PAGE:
Change is inevitable in most things in life. Trauma and loss will change who you are at the core. Up until losing Madi, I mostly thought in the future. I think that is common, even as a child we think about what we will be when we grow up. I remember thinking about what I would name my children before I was even old enough to really like boys. When Madi was sick and waiting for transplant we kept our minds on the future. When we were discouraged we would think about how she would be able to do all of the things she missed out on. She would take her kids to Cedar Point again and swim again. She would be able to get dressed without taking a nap and she would not need to drag the oxygen tank around anymore. Once she had the transplant I would dream about her getting married again to a man that would value her above all things. I even had it planned that he would propose with a Tiffany ring in a Tiffany blue box (her favorite color). She was mainly focused on being an active mom and going back to school, starting a career, helping others.
But now, I find my mind in the past, I discipline myself to keep it in the present when I need to and I can’t even think about the future, except to cling to my faith and that one day we will never be separated. Although I still feel Madi with me, it is in the past that I can see her and remember her voice, her laugh, how she feels and smells.
We took our first camping trip with Madi when she was 1, she hated the tent. If we got near the tent she would scream. It was late and rather than make the whole campground suffer we drove around until she fell asleep and then quietly tucked her into bed between Matt and I. She woke up the next morning and was happy and her fear of the tent was gone. We had many more camping trips and now we treasure those memories. We have video of teaching her to catch a frisbee, unfortunately she caught it with her face, I was holding the camera so it was all Matt’s fault. Some of my favorite memories was driving to Bull Shoals Lake in Arkansas in the pickup truck and she would wrap her arms around Matt’s arm and fall asleep. Hours were spent in the lake with our black lab, Gabe. He would spend his time piling rocks on the beach only to have Madi throw them back in and he would start over. Gabe loved the water and we would tie him to her floaty and he would pull her all over and she would laugh. We went canoeing in a river that was cold year round and Madi had fallen asleep on the cooler and we tipped a little and she fell in the water. That was not the wake up she expected or appreciated. Seth came along five years after Madi we graduated to a larger tent and cots but still went to our favorite spot. It was a time to get away from work and the world. Some of our favorite family memories have included a campfire, tent, bikes and water.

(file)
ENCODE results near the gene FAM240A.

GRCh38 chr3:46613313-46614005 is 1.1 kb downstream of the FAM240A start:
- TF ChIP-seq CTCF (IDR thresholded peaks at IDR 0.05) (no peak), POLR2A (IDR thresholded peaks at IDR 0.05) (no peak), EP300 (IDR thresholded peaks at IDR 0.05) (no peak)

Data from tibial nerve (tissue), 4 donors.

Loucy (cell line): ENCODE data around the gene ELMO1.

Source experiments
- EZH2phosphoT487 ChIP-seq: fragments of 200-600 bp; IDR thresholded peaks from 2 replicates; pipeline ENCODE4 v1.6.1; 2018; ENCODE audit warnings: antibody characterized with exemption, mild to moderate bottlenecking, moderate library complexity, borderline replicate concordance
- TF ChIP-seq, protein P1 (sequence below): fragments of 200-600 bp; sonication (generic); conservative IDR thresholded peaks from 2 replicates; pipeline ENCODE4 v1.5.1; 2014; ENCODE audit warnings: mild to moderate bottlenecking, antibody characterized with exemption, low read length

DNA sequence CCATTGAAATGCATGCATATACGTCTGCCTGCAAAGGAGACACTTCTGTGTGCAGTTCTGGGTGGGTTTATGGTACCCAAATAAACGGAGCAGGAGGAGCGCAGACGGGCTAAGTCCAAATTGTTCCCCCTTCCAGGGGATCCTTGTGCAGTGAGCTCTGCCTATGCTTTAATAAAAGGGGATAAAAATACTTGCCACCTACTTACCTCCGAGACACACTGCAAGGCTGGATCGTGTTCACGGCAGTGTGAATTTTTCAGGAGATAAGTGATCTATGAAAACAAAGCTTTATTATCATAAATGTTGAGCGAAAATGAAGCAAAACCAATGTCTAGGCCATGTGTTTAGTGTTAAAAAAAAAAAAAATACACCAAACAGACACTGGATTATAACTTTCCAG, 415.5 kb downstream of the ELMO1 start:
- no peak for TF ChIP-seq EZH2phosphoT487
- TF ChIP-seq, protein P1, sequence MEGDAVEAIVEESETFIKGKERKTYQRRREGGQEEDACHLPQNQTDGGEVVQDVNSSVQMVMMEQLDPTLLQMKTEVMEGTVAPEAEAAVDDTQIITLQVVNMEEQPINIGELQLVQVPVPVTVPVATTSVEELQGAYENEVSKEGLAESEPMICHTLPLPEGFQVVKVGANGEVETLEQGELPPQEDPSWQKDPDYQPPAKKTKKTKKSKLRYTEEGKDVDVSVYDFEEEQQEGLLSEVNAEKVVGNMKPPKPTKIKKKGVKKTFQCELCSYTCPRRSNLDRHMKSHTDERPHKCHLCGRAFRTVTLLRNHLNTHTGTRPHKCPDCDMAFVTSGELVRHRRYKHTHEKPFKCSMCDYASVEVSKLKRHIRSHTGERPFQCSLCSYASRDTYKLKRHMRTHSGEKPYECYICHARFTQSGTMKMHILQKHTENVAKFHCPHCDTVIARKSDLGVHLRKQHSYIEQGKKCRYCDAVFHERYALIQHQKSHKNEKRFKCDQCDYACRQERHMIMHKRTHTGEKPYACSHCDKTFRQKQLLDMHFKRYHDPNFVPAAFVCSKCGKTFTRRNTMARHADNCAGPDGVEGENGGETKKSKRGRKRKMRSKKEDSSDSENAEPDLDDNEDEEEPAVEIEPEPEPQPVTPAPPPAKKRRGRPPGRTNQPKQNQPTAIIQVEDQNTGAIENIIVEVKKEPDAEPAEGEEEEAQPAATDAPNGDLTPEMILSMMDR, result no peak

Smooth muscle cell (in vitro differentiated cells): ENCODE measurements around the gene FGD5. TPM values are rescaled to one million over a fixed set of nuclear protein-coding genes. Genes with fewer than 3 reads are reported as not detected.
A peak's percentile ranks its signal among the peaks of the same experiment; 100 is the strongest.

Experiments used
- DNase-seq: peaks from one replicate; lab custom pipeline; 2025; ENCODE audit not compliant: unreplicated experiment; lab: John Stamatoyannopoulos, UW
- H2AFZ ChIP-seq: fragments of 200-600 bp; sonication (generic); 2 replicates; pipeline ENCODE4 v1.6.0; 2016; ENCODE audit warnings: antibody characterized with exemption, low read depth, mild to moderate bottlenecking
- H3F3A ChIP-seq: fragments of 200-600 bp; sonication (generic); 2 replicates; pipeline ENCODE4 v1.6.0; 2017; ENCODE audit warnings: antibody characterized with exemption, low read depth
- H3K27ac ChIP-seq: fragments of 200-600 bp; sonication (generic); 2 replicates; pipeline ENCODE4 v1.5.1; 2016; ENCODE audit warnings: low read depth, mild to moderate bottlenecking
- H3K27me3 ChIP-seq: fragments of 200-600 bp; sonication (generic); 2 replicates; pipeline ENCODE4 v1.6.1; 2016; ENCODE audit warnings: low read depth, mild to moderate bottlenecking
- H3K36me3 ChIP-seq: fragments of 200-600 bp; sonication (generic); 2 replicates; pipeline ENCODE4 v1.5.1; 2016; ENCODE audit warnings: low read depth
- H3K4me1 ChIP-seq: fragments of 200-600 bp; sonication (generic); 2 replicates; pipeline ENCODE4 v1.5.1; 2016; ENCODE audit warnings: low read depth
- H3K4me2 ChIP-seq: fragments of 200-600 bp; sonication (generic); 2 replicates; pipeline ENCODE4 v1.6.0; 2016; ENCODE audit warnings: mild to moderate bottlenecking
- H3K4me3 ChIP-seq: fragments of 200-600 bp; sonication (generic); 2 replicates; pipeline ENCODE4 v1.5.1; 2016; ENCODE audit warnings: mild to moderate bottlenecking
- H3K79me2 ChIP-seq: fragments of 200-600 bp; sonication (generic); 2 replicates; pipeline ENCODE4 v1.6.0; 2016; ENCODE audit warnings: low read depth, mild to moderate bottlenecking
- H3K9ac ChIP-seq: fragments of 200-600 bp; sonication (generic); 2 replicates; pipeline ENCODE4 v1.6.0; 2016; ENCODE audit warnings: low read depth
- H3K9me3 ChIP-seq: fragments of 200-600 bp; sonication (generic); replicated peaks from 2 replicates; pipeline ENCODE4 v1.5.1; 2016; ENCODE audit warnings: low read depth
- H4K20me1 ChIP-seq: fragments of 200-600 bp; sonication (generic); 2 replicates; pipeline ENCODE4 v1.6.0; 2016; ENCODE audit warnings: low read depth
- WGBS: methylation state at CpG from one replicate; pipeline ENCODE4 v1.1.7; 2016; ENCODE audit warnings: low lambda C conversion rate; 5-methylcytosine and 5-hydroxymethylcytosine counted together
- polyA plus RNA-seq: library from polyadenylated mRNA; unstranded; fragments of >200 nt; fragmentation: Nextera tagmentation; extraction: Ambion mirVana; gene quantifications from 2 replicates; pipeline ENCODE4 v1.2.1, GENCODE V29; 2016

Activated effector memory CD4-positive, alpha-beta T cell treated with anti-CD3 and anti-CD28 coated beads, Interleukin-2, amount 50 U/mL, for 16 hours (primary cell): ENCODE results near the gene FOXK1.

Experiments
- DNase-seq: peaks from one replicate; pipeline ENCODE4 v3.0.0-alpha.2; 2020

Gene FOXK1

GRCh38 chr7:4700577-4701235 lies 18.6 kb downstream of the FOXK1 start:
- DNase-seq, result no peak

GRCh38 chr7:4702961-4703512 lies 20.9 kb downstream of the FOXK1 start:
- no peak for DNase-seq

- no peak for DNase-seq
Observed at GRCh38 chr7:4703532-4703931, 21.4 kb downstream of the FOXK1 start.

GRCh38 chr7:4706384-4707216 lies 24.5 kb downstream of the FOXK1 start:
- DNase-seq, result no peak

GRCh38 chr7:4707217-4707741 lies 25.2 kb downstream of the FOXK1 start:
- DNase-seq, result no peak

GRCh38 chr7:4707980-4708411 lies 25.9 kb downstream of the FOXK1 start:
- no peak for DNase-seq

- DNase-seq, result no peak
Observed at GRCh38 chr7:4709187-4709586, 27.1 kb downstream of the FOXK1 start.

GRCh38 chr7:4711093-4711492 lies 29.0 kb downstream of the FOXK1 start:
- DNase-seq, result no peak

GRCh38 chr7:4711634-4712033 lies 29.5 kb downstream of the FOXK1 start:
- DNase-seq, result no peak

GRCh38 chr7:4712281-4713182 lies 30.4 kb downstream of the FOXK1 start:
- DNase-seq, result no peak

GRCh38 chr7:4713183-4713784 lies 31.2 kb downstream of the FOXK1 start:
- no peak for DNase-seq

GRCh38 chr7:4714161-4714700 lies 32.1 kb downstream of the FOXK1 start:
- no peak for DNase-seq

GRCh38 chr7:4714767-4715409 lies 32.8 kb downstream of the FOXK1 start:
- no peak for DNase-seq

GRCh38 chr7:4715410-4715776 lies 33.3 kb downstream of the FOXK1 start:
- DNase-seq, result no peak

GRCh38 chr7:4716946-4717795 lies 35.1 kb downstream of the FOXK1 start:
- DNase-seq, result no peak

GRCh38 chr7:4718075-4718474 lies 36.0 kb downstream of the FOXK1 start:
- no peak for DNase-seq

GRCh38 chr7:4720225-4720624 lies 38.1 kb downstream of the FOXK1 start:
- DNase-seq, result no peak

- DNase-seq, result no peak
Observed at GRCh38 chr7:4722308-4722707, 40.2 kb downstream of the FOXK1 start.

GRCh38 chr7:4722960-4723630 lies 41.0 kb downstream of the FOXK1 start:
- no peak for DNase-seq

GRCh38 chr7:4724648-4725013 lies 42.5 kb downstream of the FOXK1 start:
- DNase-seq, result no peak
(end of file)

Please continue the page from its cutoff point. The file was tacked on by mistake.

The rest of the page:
Madi told us a few days before she passed that she did not want us to be sad forever and that she wanted us to give Adi and Brenton the beautiful memories she had as a child. So we bought an RV and headed out on our first road trip to Maine. It is kind of laughable that we forgot about all of the annoyances and work that goes along with camping. But isn’t that how life is, the truly great things are always going to come with a cost. Birth comes with labor pains, children test our patience, and so do vehicles (sorry Matt).
In the movie RV, Robin Williams says, “if you ever want to really find out about yourself, put your family in an RV and drive.” I say if you really want to find out about yourself, put yourself, your husband, two kids, and three dogs in an RV and travel two full days to your destination. There was some testing of our patience, and honestly, we kind of failed. Both Matt and I did some soul-searching and some praying about our attitudes.
Again, some of the best moments come with a price. The memories we made were worth the annoyances and frustrations. Adi and Brenton learned that the water is really cold this far north. Brenton rode his bike without training wheels for the first time. The kids made friends with other campers. They met families from Australia, Newfoundland, and Canada. Adi convinced a little girl at the beach that she could control the waves, and she was actually really convincing. They tried lobster for the first time, we paid them 50 cents to use in the arcade, but they tried it. We watched a jellyfish wash ashore in Bar Harbor, and we laughed at their jokes that really were not funny but when they asked, “Was that a good one?” I laughed every time. Did my heart hurt and did I cry? You bet I did. Even the most perfect moments have that underlying loss. I have learned that there is room for one emotion in my body and I can feel them all.
Thank you Madi for challenging us to be the best version of ourselves now and to continue to find joy and move forward in our faith. It is a privilege to share you with your children, to instill the same faith that gave you peace and joy, in them. Madi shared this verse with me during her last stay at the Cleveland Clinic. She was battling for her faith and I believe she knew her reality before the doctors shared the truth.
May the God of hope fill you with all joy and peace as you trust in him, so that you may overflow with hope by the power of the Holy Spirit. Romans 15:13